After the butchery committed on James Foley by ISIS, the release of journalist Peter Theo Curtis from the clutches of Jabhat al-Nusra came as a pleasant shock — perhaps no more so than to Curtis himself. He made a brief media appearance today to express his overwhelming gratitude to those who worked for the last two years to win his freedom, and expressed his wonder at the goodness and kindness of his fellow Americans:
Watch more news videos | Latest from the US
In a brief news conference held down the road from his mother’s home in Massachusetts, Curtis said how “total strangers” have been coming up to him and telling him how grateful they are for his release.
“I suddenly remember how good the American people are and what kindness they have in their hearts,” he said.
“I had no idea that so much effort was being expended on my behalf,” he added. “I am overwhelmed by emotion.”
Curtis then explained that he needed to stay out of public view for a while in order to re-bond with his family, and therefore would be giving no interviews or taking any questions in the near future. At that point, the assembled journalists predictably began shouting questions at Curtis, to which he offered a gentle rebuke. “I’m one of you,” Curtis said, explaining that he wanted to help them “do your jobs,” but asked them again to respect his need to assimilate back into normal life. As he concluded his statement, several of them offered him congratulations on his freedom instead.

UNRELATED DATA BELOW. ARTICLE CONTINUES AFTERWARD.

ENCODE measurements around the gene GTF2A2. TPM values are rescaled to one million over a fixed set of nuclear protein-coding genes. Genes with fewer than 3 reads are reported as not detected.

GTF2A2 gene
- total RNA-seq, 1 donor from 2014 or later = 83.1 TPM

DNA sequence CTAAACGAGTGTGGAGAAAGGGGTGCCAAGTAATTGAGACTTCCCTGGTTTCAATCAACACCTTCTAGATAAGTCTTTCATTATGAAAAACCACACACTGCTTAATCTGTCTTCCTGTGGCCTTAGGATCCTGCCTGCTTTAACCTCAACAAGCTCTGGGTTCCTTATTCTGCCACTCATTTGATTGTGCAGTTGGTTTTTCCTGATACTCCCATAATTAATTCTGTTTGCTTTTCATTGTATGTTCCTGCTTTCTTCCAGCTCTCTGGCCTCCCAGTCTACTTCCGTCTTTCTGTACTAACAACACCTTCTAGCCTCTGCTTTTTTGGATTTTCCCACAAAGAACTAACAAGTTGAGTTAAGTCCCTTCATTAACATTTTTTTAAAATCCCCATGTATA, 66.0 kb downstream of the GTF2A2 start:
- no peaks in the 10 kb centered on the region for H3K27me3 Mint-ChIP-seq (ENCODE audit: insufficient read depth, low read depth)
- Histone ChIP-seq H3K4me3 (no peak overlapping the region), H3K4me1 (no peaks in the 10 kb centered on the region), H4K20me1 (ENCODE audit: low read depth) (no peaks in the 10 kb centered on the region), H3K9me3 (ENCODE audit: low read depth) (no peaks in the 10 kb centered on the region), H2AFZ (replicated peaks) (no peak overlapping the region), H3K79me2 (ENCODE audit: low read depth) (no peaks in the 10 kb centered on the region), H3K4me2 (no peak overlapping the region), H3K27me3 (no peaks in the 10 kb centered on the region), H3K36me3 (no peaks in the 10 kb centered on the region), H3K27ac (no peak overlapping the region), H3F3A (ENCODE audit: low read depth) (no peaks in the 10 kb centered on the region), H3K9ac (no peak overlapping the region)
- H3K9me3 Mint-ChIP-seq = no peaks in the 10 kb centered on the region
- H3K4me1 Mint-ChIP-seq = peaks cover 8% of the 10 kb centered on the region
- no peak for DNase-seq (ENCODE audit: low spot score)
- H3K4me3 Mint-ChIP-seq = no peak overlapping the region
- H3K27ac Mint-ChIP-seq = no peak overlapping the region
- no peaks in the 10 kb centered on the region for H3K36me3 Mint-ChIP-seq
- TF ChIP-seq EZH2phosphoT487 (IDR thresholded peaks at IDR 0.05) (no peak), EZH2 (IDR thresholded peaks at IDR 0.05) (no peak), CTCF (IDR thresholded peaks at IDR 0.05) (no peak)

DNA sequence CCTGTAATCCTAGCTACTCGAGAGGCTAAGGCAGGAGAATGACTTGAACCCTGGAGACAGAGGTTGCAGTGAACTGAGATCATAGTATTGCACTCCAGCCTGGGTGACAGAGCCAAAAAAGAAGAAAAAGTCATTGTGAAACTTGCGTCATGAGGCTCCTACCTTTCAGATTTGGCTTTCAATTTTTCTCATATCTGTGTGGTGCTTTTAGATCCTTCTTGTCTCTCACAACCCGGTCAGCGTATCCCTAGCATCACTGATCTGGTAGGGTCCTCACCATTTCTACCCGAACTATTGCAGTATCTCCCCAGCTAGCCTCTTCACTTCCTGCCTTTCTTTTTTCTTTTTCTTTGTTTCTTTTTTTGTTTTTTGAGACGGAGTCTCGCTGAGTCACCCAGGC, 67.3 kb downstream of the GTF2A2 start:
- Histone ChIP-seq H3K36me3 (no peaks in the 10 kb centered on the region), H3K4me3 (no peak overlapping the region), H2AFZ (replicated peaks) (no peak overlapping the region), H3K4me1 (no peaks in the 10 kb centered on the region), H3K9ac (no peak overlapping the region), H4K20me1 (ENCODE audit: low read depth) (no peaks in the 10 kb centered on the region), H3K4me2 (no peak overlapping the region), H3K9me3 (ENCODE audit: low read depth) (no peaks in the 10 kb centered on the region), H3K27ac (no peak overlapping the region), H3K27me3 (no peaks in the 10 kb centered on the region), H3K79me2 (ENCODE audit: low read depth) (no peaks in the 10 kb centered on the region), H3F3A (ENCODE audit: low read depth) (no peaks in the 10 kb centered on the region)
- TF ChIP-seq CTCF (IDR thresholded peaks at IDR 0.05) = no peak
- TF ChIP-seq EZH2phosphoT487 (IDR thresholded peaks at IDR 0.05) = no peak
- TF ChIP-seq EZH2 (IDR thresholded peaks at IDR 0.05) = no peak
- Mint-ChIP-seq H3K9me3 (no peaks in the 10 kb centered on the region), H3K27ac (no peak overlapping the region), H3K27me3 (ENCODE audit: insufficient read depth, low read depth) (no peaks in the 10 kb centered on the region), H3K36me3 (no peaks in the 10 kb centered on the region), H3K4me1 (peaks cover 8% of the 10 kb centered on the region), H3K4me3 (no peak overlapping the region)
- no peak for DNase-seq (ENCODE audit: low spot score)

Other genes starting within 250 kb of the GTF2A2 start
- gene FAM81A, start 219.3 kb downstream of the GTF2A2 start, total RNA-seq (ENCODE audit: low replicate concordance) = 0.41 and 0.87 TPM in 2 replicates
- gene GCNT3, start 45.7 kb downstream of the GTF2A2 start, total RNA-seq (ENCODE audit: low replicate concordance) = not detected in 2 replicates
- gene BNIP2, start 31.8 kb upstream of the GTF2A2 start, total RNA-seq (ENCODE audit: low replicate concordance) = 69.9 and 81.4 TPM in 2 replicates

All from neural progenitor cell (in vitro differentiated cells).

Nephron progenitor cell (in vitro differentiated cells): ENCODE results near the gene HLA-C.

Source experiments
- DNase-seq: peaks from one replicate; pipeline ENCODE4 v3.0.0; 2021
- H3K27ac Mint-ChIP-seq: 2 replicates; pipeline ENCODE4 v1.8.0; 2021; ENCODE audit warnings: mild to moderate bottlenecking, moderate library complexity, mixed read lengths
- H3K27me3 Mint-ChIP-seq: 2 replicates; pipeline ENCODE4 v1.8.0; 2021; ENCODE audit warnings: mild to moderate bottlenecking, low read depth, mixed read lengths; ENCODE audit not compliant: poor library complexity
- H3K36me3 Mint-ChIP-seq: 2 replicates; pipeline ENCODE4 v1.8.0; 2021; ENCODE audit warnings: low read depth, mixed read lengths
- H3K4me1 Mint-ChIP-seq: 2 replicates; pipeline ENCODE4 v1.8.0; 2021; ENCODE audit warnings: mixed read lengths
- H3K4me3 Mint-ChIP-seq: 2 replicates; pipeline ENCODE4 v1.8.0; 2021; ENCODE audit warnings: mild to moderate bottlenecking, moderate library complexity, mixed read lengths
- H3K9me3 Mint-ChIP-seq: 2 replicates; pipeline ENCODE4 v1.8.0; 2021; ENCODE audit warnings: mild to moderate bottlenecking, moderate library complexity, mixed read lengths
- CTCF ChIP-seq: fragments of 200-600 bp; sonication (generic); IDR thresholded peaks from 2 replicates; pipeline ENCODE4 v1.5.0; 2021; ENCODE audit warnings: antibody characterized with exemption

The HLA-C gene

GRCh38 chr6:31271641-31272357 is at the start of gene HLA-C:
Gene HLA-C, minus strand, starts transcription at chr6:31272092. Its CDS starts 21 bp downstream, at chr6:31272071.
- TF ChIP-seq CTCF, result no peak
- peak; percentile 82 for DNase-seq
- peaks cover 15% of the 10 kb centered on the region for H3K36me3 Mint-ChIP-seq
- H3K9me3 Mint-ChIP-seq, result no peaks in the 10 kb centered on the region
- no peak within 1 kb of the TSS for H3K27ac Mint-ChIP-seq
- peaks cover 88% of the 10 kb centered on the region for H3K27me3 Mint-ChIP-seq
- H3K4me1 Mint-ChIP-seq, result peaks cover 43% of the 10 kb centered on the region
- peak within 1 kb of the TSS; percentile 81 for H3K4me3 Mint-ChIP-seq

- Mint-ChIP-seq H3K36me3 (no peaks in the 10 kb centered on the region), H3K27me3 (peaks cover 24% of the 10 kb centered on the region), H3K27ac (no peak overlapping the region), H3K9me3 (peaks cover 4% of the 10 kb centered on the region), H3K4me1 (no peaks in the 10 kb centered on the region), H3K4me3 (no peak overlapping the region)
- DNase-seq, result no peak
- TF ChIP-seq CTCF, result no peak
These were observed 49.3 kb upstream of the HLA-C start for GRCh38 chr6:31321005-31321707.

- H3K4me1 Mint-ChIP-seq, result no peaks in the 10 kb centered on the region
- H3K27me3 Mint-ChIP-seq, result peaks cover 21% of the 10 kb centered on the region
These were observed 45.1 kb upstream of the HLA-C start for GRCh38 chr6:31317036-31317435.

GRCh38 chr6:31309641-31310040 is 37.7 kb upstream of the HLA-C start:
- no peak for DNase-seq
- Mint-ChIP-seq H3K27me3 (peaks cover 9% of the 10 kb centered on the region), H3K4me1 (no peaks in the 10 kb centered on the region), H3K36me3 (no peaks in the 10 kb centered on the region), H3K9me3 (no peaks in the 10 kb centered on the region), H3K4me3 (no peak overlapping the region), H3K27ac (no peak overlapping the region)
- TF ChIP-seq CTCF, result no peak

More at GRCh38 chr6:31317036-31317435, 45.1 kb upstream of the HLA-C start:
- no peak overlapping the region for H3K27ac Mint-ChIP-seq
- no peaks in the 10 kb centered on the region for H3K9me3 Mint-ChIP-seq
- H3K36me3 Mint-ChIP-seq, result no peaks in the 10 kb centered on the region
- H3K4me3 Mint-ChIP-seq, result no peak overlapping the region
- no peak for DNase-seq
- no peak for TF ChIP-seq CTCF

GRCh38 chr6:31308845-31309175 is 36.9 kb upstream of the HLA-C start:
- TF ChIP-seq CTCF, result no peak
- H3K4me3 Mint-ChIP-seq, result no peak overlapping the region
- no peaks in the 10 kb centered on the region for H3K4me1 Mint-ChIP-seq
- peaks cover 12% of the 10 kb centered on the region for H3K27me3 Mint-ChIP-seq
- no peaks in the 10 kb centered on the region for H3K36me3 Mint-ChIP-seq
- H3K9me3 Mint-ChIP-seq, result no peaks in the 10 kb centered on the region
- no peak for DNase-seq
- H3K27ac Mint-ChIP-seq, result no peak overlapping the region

CBS news interviewed his cellmate, Matt Schrier, who escaped from the Nusra Front last year. In November 2013, 60 Minutes interviewed Schrier, who offered details about the torture that Curtis endured and the reason he didn’t make it out during the escape. The window, it turned out, was too narrow — and that led to a heartbreaking decision for both Schrier and Curtis. An earlier escape had failed, and it had cost them both:
CBS kept these parts of the show off the air at the time, but are offering them now that Curtis has been released. After watching this, hopefully journalists will understand why he needs quite a bit of time to rebuild his strength and his life before discussing his captivity with the media.